Consider designing a car where you care about speed and safety. You have one design that’s fast but dangerous, another that is slow and safe, and a third that both moves like a tortoise and has the tendency to spontaneously catch fire.
How should you compare these three designs? The third is obviously worse than the first two. Nobody wants a slow, dangerous vehicle. But between the other two is a question of values. Maybe a race car driver would prefer faster at the cost of some safety. Maybe the soccer mom wants safety over speed.
This is the idea of Pareto efficiency in a nutshell. A car design would be Pareto efficient if there’s no other design that allows you to get more speed or safety without getting less of the other.
Mapping Efficiency Frontiers
We can take this idea further by considering lots of designs instead of just three. Putting them all on a graph, we can see that any of the ones on the inside of the frontier are bad choices. Why? Because there’s always a car that’s somewhat faster or safer without making sacrifices.
Efficient frontiers reveal a general pattern. When you’re below the frontier, you can always improve simply by optimizing your choice. Just pick an option that has more of what you want. When you’re on the frontier, however, the only way to make the situation better is by deliberately making something else worse.
We can apply Pareto efficiency to your working life. A very simple trade-off is between getting stuff done and having time off. Now imagine all possible working schedules, habits and systems and chart your output and leisure:
This graph represents all your productive possibilities. It includes scenarios of working a lot or a little. It also includes situations where you get a lot of important stuff done and where you mostly spin your wheels.
Now we can ask if our situation is Pareto efficient. If we’re below the frontier, it means more improvements can still be made without facing trade-offs. We might choose to get more done without increasing our hours. We might choose to work less while keeping our workload constant. Either way, the focus should be on trying to shift to a less wasteful situation.
But if our position is on the frontier, the only way to improve is by accepting trade-offs. We might pursue an ambitious career move, but accept that this has us working nights and weekends. We might choose to spend more time at home, but accept that this makes the corner office less likely.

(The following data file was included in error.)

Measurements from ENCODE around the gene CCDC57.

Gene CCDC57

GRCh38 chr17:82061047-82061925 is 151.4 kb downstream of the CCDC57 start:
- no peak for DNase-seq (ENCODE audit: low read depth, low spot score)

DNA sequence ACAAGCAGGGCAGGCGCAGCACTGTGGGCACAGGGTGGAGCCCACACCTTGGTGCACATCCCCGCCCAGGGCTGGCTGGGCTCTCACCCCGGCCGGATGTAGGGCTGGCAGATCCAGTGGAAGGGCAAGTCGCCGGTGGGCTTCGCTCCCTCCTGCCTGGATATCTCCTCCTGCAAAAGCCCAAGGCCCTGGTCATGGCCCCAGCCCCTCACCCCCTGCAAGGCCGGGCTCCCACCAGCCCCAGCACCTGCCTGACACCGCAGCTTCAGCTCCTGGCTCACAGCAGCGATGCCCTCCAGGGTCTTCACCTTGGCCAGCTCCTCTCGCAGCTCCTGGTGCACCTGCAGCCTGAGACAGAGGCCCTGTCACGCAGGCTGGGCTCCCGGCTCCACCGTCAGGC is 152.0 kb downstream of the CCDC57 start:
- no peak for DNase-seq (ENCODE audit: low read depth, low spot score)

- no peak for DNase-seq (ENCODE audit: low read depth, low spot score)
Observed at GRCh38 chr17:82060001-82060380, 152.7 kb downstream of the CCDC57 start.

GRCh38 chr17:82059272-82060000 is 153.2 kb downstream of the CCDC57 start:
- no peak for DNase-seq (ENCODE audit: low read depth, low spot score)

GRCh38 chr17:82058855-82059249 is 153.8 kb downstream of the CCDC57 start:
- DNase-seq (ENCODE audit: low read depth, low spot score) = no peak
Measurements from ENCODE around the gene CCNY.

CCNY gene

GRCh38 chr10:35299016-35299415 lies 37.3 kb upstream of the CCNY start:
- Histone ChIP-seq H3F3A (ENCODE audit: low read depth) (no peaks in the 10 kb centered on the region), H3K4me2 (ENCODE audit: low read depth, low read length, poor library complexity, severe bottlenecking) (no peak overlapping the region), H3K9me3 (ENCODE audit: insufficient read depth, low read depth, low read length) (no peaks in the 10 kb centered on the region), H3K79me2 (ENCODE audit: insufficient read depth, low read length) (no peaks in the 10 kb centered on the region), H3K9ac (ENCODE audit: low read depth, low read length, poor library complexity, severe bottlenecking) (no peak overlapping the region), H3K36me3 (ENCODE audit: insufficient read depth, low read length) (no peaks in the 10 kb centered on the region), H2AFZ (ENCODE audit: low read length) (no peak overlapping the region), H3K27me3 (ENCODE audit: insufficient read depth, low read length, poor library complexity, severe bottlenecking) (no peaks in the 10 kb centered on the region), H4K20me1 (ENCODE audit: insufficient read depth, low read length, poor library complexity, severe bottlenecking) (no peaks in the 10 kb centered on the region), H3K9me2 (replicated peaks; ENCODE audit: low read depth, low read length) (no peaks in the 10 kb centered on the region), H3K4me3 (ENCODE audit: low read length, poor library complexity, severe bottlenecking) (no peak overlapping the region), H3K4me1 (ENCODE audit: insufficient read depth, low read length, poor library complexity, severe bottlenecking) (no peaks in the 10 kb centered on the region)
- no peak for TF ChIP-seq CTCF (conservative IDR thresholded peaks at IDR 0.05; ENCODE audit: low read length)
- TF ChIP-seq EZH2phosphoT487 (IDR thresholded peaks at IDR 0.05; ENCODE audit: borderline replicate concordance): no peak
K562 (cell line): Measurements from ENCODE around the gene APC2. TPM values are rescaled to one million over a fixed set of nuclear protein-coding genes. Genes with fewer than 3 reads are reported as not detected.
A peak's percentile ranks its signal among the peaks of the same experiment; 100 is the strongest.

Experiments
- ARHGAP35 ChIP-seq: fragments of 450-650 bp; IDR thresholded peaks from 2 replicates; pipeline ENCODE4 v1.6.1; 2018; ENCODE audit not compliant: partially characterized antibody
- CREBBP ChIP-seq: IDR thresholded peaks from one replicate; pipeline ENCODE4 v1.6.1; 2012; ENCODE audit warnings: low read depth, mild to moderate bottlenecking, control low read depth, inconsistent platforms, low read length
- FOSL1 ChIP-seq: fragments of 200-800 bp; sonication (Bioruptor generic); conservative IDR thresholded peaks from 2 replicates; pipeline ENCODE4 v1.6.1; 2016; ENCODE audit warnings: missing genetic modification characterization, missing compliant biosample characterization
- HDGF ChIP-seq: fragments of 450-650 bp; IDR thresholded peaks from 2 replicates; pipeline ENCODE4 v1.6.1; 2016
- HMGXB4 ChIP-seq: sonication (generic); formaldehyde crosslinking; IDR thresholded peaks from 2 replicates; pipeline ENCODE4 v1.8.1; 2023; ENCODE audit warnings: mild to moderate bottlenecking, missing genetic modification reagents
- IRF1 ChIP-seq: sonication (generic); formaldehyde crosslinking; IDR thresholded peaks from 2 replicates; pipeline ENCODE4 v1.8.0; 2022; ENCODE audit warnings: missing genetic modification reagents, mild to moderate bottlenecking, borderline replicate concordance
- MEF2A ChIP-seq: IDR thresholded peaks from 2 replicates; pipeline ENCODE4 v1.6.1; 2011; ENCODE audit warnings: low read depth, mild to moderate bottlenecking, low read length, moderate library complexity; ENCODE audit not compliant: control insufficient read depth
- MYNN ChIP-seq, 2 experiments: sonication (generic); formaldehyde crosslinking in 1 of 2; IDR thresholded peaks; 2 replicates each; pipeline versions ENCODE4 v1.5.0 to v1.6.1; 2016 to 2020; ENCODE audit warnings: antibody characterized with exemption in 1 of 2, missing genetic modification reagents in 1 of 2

Are You On the Frontier?
Deciding whether you’re on the frontier is tricky. In truth, the frontier is always a bit of a lie. Even in engineering, we can always imagine some new invention or manufacturing technique will make possible faster and safer cars than exist today. The frontier can shift.
Similarly, in your work, there’s always the possibility for radical changes that might break the current frontier. Maybe you get promoted and now can have an army of assistants doing most of your work. Maybe you find a new technique that lets you get much more done in less time than you can currently.
Innovating to push the frontier forward is good. But, frontiers are still useful concepts because, in general, such radical improvements are much harder to come by than simply reorganizing among known alternatives.
Since the frontier is not an absolute concept, knowing when you’re on it can be tricky. But here’s a few guidelines I find helpful:
- You’ve read and applied a lot of productivity advice. The person who doesn’t even keep a to-do list is probably far from the frontier. If you’ve read and tried everything, the chance that you’re actually quite far from the frontier is lower.
- When you look in your schedule, there aren’t a lot of things you could easily cut. If you do a timelog and find your day is mostly full of activities you wouldn’t want to do less of, you’re on a frontier. If you instead find it full of a lot of waste, there may be potential for easy wins.
- Do efforts to do more inevitably cause setbacks in other areas of life? Think back to when you have pursued new ambitions. If those always came at the cost of important things in your life, you’re closer to the frontier.
Life at the Frontier
The mindset you need at the productive frontier is very different when you’re far from it.
Those far from the edge can focus mostly on optimizing. You can treat each element of your life in isolation and simply try to improve it. Want to improve your work? Just reorganize and get more done! Want to spend more time with your family? Just cut out the waste and have more quality time.
But once you’re on the productive frontier things are different. Now improvement comes from making hard choices about trade-offs. Would you rather have a clean house or more time to work on your project? Should you put in overtime at your job or reduce your ambitions to spend more time with your kids?
I think it can be difficult to shift into this mindset. If you’ve been through a period where optimizing had fairly high returns, there’s an assumption that this strategy can continue indefinitely.
What results is often a game of whack-a-mole, where you invest more time in one thing and find yourself disappointed and surprised when you suddenly lose time for something else that mattered to you. You switch back and forth, feeling guilty that you can’t get it all done.
Better to be explicit about the trade-offs. Stop and think about what you really care about and what you’re not willing to sacrifice. As you shift priorities, be explicit about what is being downgraded in importance to fill the gap. Making these decisions can be difficult. But doing so also releases you from the guilt of trying to do everything.